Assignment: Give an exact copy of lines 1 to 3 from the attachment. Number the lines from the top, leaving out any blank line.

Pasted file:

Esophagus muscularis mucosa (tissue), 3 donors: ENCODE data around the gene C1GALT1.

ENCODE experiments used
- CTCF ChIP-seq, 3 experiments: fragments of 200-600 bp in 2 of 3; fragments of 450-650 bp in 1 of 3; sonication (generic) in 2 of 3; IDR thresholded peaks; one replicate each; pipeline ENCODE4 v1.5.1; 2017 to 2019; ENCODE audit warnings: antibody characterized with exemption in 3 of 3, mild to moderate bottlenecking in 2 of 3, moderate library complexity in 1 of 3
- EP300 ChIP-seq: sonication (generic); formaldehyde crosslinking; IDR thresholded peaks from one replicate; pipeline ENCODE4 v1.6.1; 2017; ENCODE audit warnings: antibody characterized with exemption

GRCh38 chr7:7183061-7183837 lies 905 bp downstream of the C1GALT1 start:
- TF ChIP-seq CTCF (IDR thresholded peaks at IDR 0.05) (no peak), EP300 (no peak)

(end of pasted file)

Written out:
Esophagus muscularis mucosa (tissue), 3 donors: ENCODE data around the gene C1GALT1.

ENCODE experiments used
- CTCF ChIP-seq, 3 experiments: fragments of 200-600 bp in 2 of 3; fragments of 450-650 bp in 1 of 3; sonication (generic) in 2 of 3; IDR thresholded peaks; one replicate each; pipeline ENCODE4 v1.5.1; 2017 to 2019; ENCODE audit warnings: antibody characterized with exemption in 3 of 3, mild to moderate bottlenecking in 2 of 3, moderate library complexity in 1 of 3